Scott 

When the tree was removed. Could you move or did they tell you to just stay still and they moved you?

 

James 

I mean they told me to stay still and not move. I mean I couldn’t move anyway. There was no way I was moving. It was so painful. They got hold of a branch. When they eventually got to me, there was a branch that was underneath my back. I remember him pulling that branch out and that hurt quite a lot. They eventually got in with the spinal board, slipped me out on the spinal board, struck me up in a spider brace, and put me in a head brace. They lifted me up, took me to the ambulance, and sort of tended to me in there. I had quite a substantial compression fracture to my second lower vertebrae in my spine, and three knackered ligaments and tendons in my ankle as well.

 

Scott 

So it wasn’t just your spine. Your ankles was-

 

James 

Yeah, my ankle. I didn’t realize it at that time and I didn’t notice for a while that my ankle was busted. When they tried to take my boot off and it wasn’t coming off, that’s when they sort of realized that it was larger than it should be. So they started giving me pain medication when I got into the ambulance to try and get rid of the pain, but I wasn’t touching it and I couldn’t take a big enough breath for it to have any effects. So, they put an IV line in and started giving me morphine. I think they gave me, like, 5 shots. By the time I arrived at the hospital, I felt like I wasn’t feeling much pain anymore. They started cutting my clothes off in the ambulance on the way down. I remember they wanted to cut my braces off but I’d only just gotten them for Christmas, so I asked if I could keep them and they said, “If I could take them off myself, then go wild.” So I did.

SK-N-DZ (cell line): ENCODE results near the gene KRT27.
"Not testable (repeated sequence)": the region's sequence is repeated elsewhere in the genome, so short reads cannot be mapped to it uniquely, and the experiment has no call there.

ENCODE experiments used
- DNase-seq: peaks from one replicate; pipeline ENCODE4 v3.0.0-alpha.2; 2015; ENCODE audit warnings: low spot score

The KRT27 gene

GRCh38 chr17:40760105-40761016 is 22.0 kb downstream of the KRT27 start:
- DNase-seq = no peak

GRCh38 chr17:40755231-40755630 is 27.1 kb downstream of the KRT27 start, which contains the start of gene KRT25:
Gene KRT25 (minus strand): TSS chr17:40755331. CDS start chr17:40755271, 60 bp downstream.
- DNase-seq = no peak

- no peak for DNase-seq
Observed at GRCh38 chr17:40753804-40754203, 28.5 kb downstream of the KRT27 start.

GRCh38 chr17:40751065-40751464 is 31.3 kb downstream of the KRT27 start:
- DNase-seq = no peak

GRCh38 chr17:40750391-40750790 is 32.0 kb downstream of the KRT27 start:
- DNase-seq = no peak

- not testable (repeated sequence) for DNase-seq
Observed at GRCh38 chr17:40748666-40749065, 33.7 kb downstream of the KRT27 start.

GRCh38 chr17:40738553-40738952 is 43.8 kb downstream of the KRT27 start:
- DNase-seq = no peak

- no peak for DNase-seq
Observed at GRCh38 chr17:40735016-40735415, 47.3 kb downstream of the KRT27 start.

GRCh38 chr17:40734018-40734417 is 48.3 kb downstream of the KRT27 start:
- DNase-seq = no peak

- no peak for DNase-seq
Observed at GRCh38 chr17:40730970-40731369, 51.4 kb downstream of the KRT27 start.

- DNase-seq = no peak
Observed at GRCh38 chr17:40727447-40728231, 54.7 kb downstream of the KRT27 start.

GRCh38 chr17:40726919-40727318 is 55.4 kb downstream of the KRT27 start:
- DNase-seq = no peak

Scott 

What are your braces? Can you describe that?

 

James 

Sorry, yeah. They fasten, sort of, the back of my pants off my shoulders and fastened to the front of my pants just to hold off. So it was just funny. I just wanted to keep them because I’ve only just gotten them. So I asked him if I could keep them, and they let me. Then, I asked them if I could take my phone out, get a selfie, and let people know what was going on, and he said “That is alright as well.” So I managed to take a selfie in the ambulance on the way there.

 

Scott 

And we’ll post that picture on the website for this episode for people to see.

 

James 

Yep, that’s fine. So they gave me the morphine and I was alright. By the time I got to hospital, I was still sore but I wasn’t in agony. They wheeled me in. Not long after that, I think, Charlie came. His ambulance drove on the grass and, on the way out, it got stuck. I remember him telling me that everyone at work has to push the ambulance out of the grass. We were both alright by the time we got to the hospital because we were both fed morphine. He was in the room next to me with, like, a sliding partition. We were chatting and, sort of, keeping each other going. Then, they sort of took me down to a proper ward – the neurological ward – and that’s where I sort of stayed until my operation.